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Is LinkedIn's trial of geotag filters evidence that the differences between social media channels are blurring?

Posted on Mon 9th Oct, 2017 in: Social Media by Katie Wadsworth

The announcement that LinkedIn is trialling geotag filters at conferences and events got us thinking about just how similar social media channels are becoming.

LinkedIn’s new video feature allows users to add Snapchat-style filters to videos they create within the LinkedIn app. The theory behind the location-based tags is that it will allow attendees to share their honest thoughts and reactions to work events in a more creative way.

This obviously poses an opportunity for conference and event organisers to publicise their handiwork, with reports from LinkedIn stating that video content is shared 20 times as much as any other type of content on the platform.

While the LinkedIn filters are limited to just a handful of events at the moment, there is the possibility that creative control may be opened up to a wider audience - much like Snapchat.

But LinkedIn’s latest feature is not the only example of one app copying features from a rival platform.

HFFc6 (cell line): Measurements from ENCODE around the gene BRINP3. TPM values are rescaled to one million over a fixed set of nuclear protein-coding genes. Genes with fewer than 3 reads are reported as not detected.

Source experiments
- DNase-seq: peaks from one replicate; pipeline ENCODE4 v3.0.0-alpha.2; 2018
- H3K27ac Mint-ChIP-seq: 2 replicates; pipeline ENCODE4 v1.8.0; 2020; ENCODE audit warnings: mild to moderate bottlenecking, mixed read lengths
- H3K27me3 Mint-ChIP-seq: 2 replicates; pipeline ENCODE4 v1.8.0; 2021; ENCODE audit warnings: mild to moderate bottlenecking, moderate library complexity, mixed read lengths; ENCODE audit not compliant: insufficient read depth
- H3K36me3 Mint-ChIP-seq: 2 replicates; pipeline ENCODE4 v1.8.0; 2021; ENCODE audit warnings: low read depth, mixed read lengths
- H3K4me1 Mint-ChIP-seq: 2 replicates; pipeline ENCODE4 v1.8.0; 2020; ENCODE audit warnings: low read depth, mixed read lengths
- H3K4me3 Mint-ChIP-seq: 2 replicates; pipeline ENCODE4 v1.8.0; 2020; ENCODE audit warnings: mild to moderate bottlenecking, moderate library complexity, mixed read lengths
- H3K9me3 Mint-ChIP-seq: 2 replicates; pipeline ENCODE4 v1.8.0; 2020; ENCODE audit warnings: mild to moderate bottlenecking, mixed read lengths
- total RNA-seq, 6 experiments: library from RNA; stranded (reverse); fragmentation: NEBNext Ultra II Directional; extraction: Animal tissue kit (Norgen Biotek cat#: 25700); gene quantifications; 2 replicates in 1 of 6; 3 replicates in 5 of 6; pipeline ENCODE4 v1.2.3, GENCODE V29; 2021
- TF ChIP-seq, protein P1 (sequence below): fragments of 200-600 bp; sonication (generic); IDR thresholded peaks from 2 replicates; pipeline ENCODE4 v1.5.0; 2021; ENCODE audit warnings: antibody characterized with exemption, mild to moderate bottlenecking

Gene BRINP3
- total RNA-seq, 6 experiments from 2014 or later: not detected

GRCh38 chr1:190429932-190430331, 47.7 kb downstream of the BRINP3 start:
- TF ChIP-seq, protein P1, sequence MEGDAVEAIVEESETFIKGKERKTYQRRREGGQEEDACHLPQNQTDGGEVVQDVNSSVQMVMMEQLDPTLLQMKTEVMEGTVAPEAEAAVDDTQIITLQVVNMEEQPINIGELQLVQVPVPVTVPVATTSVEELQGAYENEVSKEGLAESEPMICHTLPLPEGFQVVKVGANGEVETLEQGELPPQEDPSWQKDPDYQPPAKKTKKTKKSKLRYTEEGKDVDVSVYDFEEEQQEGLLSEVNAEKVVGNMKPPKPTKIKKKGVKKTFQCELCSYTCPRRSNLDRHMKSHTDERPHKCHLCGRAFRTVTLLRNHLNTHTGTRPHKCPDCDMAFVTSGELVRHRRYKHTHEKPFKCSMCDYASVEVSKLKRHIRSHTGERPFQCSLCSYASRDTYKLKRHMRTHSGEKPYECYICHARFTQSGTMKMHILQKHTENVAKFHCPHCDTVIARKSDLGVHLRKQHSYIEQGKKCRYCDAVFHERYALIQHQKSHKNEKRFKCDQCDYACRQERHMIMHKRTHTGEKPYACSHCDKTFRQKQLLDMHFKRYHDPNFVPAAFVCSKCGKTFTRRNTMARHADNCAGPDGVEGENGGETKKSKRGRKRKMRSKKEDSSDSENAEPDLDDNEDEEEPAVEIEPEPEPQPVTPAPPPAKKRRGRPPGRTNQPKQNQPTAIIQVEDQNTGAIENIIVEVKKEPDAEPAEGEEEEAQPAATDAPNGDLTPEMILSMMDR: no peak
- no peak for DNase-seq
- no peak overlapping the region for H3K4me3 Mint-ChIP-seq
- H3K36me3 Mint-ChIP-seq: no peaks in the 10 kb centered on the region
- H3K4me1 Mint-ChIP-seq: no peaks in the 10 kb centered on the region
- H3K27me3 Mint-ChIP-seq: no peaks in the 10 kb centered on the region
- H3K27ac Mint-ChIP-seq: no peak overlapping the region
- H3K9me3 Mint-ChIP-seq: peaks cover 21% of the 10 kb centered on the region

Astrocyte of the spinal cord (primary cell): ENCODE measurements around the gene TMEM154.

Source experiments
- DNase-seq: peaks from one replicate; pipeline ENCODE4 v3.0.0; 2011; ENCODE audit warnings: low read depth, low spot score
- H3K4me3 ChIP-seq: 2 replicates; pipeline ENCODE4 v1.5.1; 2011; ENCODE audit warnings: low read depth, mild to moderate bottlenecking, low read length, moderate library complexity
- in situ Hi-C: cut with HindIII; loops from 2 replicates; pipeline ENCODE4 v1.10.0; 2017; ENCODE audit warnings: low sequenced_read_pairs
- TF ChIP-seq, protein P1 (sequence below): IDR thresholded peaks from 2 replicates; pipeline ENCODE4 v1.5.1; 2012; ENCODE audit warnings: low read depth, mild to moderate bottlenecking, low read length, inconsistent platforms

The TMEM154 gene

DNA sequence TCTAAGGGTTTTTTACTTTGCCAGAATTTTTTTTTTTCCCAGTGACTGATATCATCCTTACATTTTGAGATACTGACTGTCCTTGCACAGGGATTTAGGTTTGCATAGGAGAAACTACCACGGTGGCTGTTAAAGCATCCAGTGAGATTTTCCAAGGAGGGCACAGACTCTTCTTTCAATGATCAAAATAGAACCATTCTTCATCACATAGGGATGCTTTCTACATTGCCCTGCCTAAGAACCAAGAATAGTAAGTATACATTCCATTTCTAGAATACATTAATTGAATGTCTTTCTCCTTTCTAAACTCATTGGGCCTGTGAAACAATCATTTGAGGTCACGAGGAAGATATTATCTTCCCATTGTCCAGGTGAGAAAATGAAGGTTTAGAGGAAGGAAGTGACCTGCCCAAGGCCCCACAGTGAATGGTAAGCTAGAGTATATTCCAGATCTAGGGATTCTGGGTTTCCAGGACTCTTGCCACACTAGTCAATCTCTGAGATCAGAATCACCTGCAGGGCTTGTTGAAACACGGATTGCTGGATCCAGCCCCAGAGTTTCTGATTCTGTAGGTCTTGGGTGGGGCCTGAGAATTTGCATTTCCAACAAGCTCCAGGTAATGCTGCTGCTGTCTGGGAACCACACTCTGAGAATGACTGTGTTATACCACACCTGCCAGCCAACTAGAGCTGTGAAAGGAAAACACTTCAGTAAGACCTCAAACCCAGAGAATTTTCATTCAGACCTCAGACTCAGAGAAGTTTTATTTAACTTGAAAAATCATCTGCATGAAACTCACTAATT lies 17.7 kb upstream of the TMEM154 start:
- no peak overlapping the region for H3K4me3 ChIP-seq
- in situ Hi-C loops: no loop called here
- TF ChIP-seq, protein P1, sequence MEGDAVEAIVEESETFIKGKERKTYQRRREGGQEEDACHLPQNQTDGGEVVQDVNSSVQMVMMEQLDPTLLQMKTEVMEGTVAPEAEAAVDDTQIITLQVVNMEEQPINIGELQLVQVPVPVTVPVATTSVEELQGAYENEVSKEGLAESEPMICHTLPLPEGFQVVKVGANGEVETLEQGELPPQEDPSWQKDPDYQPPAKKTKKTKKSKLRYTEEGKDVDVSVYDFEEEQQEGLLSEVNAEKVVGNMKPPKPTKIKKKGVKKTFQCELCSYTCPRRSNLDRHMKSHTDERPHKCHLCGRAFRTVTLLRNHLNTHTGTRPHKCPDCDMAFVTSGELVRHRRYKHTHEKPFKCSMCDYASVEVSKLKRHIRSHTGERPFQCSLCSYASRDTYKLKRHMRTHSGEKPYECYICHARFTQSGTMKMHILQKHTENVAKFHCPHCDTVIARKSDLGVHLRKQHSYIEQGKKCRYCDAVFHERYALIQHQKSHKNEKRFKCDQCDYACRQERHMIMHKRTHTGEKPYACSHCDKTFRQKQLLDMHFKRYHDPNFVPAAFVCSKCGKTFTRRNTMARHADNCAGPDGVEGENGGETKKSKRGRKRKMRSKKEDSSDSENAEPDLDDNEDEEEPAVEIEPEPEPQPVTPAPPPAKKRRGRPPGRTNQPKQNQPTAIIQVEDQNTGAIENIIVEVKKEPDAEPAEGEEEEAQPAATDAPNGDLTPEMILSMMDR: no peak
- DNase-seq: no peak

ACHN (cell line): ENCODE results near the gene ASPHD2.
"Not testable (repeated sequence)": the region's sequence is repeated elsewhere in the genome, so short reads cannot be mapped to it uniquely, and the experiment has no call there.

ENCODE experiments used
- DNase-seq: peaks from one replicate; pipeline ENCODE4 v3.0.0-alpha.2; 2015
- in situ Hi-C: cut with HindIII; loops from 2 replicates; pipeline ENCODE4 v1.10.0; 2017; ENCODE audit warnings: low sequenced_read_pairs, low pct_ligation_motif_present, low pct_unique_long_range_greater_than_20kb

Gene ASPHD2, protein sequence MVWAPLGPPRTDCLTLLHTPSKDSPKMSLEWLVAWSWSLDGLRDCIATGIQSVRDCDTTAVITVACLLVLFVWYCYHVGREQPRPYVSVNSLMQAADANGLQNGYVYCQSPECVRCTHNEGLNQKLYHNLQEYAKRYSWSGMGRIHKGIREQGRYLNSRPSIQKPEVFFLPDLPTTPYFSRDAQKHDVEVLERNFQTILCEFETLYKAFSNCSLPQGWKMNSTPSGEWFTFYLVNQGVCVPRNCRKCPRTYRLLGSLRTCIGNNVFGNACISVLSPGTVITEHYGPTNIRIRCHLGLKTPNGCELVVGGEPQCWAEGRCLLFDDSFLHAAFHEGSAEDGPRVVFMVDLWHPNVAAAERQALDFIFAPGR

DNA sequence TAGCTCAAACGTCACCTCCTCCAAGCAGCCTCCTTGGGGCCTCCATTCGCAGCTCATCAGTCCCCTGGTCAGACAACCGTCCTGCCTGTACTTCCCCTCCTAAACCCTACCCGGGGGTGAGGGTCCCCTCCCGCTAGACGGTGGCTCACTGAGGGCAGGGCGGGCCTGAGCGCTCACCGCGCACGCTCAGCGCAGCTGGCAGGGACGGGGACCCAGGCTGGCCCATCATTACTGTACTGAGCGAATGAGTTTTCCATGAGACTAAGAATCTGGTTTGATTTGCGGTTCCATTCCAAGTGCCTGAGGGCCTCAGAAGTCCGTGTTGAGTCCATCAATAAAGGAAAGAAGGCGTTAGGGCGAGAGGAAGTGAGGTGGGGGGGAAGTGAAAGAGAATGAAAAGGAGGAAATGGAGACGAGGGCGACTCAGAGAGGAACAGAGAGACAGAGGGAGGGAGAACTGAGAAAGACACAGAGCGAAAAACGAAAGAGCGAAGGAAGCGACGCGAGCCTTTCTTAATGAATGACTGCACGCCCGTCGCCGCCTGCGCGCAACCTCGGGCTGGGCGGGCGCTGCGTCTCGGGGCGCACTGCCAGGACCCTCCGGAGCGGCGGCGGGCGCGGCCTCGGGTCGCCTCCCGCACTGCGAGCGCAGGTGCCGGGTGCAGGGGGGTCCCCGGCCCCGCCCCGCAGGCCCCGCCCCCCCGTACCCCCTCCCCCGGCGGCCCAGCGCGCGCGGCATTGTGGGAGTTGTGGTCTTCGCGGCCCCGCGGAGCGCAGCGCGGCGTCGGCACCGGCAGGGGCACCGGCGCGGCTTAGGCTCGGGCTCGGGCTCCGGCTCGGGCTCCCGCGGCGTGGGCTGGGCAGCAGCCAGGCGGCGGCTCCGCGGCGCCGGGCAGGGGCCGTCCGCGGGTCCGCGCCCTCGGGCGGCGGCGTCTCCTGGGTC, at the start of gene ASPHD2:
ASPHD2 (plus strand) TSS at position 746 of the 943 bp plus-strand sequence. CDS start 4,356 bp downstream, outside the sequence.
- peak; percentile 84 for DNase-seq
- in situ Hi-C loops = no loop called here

Last summer Instagram launched its own stories feature, which was essentially an update of the original Snapchat story. Facebook then followed suit and launched its own stories feature in spring this year. Instagram and Facebook are even trialling a cross-posting feature that will allow Instagram users to post their stories to both platforms simultaneously – although it’s worth nothing that businesses aren’t currently allowed to post stories on Facebook.

While the audiences for Facebook, Instagram, Snapchat and LinkedIn differ, the features on these sites are becoming increasingly similar. LinkedIn is still undeniably focused on the professional community, but as anyone on the networking site knows, many businesses still fall foul of posting the same content across all their platforms.

As social media channels continue to replicate one another’s features, this may lead to audiences becoming more selective in the number of platforms they engage with. After all, no one wants to be bombarded with the same content, in the same format, but just on a different platform.

So where does this leave businesses on social? Well, as any communications professional will tell you, it’s all about being selective.

Think about your audience, the message and the most impactful way of communicating it to them. For more tips about content creation, check out our guide on getting to grips with content planning.

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